Adding blue light from phones after 9 p.m. delays the sleep phase even further, Avidan said.
“If someone is already susceptible to delaying their circadian phase of going to bed and waking up because it’s physiological, when you add to that an environmental factor that makes it even worse, then it’s a perfect storm. “, did he declare.
Not getting enough sleep can be a pathway to depression, Avidan said. This can affect thinking skills and school performance. It may continue through college, affecting success and health.
He said it’s important for people to know how much sleep they need. For adults, it’s seven to eight hours a night. Teens under 18 need eight to 10 hours. And this sleep must be constant.
Depending on how it’s used, a phone can have different impacts on sleep, noted Rebecca Robbins, of the Division of Sleep and Circadian Disorders at Brigham and Women’s Hospital in Boston.
A person might use a phone to email, meditate using a relaxation coaching app, or play a video game, all of which would have a different impact, she said.
“Young people face a myriad of sleep challenges,” said Robbins, who was not involved in the study. “We have dozens of data to show that the vast majority of high school students, young people in this age bracket of 12 to 18, the vast majority are not getting enough.”
At the same time, about 80% of American high schools start before 8 a.m., she noted.
If teens are optimally fatigued around midnight and still take a while to fall asleep, that further narrows the window of time for them to get deep, restful sleep, Robbins said.
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“This [deep sleep] will allow them to wake up and effectively manage their mood, avoid risky behaviors, maintain a positive and healthy attitude and mood,” she said, while avoiding short and long-term consequences of insufficient sleep.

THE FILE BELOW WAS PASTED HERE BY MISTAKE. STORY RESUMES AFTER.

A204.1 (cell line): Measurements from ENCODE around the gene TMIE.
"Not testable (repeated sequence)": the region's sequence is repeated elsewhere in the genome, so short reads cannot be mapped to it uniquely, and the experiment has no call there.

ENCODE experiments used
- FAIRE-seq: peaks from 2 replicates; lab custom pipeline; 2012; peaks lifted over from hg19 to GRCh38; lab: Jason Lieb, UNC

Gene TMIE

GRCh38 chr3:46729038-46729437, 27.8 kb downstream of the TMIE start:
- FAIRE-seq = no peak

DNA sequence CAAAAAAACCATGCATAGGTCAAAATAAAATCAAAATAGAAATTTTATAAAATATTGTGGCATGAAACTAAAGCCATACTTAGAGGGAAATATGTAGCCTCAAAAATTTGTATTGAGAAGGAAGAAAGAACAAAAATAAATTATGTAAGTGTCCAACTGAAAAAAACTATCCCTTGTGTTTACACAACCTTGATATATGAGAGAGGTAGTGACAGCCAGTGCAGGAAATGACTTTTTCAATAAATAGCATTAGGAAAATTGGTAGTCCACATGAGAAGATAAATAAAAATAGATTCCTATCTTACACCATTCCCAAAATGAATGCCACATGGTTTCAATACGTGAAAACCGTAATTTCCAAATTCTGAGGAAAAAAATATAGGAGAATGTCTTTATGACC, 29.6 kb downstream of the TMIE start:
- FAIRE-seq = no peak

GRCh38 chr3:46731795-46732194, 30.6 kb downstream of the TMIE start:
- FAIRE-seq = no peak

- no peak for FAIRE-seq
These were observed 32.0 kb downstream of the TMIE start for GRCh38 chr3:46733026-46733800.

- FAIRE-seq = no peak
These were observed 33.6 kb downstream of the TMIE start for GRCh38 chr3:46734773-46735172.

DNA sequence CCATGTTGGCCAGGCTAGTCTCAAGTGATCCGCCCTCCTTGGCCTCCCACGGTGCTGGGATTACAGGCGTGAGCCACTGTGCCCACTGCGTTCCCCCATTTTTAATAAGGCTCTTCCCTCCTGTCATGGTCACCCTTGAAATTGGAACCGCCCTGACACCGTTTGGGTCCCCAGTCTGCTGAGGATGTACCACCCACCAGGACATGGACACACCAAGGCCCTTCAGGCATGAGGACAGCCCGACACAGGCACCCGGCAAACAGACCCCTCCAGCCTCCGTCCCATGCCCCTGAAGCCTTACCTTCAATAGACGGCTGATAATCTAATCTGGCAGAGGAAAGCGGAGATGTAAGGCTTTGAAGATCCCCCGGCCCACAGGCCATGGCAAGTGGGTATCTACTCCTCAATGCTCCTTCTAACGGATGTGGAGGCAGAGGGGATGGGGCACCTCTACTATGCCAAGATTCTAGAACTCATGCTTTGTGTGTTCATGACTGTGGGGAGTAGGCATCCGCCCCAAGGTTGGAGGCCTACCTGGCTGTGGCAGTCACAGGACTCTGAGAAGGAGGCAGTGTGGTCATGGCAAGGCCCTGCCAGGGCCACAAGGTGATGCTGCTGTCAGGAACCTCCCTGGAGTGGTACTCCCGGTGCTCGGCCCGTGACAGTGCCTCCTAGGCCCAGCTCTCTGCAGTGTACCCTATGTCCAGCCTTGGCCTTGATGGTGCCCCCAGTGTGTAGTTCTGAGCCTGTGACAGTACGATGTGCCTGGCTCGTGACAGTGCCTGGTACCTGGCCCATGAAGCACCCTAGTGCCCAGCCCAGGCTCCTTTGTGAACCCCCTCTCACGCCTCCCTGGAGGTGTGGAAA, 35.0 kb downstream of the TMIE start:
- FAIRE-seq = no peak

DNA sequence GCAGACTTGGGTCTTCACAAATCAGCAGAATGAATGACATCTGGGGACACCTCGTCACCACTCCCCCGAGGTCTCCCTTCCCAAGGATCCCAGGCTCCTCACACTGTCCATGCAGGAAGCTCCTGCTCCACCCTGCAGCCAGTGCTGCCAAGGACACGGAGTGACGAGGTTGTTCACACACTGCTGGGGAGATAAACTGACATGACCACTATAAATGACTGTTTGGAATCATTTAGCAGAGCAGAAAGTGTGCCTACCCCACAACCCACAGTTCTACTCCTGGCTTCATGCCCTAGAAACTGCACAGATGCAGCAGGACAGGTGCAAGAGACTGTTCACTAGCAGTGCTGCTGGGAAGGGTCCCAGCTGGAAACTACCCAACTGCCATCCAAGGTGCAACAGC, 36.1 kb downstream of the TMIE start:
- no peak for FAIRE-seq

High school is one of the last times parents and child live together, so it’s an opportunity for each other to develop rules that adults and children can live by, Robbins said.
For example, this could include practicing healthy relaxation activities at night, such as reading together, doing breathing exercises, or just talking about the day.
“Life, again, gets so busy, but really try to have a time when you’re off-screen, you can talk about things as a family,” Robbins suggested. “What happened in your day? What was good? What was difficult? [This] could not only provide mental health benefits, but also sleep benefits.”
The results appear in the December issue of the journal sleep medicine.
The US Centers for Disease Control and Prevention has more information on sleep for middle and high school students.
SOURCES: Michael Gradisar, PhD, head of sleep science, Sleep Cycle AB, Adelaide, Australia; Alon Avidan, MD, MPH, director, UCLA Sleep Disorders Center, and professor of neurology, UCLA David Geffen School of Medicine, Los Angeles; Rebecca Robbins, PhD, MS, Researcher, Division of Sleep and Circadian Disorders, Brigham and Women’s Hospital, Boston, and Teacher, Harvard Medical School, Boston; sleep medicineDecember 2022